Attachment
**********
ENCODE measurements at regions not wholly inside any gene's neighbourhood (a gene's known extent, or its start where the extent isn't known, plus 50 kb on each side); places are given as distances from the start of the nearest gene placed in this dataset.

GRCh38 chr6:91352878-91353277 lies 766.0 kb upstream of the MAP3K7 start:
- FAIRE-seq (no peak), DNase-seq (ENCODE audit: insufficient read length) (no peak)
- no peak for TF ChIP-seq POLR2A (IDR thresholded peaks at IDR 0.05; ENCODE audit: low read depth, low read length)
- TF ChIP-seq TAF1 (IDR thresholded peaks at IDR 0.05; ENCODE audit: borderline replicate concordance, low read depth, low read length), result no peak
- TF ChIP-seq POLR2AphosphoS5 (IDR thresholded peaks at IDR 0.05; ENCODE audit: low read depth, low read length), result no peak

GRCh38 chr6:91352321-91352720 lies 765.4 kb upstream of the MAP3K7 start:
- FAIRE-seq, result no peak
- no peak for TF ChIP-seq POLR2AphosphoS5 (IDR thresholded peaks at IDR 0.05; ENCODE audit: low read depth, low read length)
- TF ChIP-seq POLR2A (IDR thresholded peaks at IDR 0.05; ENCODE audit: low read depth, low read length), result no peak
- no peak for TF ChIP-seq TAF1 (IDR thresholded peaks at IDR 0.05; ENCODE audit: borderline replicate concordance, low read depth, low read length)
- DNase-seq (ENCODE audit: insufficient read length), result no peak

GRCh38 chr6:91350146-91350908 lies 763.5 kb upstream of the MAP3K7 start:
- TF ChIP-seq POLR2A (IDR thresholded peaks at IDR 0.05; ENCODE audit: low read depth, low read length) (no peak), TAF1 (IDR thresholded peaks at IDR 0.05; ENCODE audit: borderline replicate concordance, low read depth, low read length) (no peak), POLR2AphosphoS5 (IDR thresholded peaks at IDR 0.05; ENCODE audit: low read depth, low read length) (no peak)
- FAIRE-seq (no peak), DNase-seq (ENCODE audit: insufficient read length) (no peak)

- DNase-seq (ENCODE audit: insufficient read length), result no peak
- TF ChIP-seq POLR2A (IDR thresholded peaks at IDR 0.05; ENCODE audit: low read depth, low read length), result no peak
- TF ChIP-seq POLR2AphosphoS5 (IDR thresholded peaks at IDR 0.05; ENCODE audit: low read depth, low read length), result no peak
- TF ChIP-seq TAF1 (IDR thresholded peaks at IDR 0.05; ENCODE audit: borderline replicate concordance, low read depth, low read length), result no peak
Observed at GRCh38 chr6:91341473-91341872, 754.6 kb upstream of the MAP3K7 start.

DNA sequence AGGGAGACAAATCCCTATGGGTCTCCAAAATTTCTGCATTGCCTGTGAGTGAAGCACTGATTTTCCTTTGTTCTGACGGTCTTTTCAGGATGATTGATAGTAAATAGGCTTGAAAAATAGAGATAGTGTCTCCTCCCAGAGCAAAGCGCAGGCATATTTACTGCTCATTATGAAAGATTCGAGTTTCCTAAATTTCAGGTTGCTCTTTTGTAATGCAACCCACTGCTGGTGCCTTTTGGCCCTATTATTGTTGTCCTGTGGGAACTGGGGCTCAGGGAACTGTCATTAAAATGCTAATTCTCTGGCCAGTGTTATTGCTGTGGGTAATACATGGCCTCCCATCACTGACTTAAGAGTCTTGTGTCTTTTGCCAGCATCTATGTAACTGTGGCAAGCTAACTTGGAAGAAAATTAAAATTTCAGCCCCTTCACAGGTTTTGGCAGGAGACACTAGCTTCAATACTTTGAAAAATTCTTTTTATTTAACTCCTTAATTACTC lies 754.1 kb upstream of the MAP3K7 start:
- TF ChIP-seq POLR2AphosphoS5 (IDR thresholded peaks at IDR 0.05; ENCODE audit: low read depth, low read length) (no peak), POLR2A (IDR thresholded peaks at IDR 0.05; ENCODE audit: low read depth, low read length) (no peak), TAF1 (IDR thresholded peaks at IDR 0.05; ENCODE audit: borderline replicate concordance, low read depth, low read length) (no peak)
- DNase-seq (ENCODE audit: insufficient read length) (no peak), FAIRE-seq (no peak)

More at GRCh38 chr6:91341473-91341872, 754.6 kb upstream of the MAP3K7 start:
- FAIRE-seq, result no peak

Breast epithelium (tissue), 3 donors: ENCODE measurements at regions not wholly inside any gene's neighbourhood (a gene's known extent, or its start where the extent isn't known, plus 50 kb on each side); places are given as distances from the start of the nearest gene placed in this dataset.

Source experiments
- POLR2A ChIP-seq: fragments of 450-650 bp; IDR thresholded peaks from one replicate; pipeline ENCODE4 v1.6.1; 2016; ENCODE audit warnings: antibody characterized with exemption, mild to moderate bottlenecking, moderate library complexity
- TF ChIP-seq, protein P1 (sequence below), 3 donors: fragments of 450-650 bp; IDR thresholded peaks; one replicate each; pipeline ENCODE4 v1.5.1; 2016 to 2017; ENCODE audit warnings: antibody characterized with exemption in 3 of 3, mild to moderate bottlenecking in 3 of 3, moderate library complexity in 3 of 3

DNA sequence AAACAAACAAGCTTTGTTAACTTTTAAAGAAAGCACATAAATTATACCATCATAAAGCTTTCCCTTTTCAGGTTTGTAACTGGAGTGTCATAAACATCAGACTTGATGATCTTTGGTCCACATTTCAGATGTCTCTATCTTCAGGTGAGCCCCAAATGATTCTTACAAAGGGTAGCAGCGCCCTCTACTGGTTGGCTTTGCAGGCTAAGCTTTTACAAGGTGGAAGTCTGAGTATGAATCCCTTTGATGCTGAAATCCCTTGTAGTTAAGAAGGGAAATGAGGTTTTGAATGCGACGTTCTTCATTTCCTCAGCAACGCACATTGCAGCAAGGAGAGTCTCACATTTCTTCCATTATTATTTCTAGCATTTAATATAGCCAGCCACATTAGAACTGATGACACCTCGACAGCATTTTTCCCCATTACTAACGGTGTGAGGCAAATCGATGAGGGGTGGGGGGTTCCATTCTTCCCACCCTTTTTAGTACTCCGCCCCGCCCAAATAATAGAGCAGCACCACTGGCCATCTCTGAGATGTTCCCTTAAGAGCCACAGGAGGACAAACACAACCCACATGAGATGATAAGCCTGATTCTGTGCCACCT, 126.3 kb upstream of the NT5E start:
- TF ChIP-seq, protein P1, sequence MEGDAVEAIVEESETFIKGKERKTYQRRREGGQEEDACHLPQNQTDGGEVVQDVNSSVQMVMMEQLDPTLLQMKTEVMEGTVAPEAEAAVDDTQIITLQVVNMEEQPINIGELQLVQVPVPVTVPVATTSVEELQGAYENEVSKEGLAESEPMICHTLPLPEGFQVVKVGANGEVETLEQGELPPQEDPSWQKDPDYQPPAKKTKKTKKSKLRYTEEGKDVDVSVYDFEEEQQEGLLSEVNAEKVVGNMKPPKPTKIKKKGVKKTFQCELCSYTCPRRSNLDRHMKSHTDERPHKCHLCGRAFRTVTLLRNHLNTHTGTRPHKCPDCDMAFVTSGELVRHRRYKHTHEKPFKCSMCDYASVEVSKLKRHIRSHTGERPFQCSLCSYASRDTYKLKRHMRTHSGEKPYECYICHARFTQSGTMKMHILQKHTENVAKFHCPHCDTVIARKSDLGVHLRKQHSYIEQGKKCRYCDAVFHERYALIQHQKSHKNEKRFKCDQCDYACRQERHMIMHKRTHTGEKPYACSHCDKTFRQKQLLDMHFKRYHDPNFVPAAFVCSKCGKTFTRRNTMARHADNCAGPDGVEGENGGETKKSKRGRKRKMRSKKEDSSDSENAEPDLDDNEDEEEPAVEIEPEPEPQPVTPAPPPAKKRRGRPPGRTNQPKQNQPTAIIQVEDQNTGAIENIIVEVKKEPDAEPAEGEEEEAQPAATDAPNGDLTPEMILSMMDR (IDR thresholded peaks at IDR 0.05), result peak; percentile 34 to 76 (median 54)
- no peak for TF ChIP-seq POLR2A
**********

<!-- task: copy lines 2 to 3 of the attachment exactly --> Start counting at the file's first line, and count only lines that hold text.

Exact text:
GRCh38 chr6:91352878-91353277 lies 766.0 kb upstream of the MAP3K7 start:
- FAIRE-seq (no peak), DNase-seq (ENCODE audit: insufficient read length) (no peak)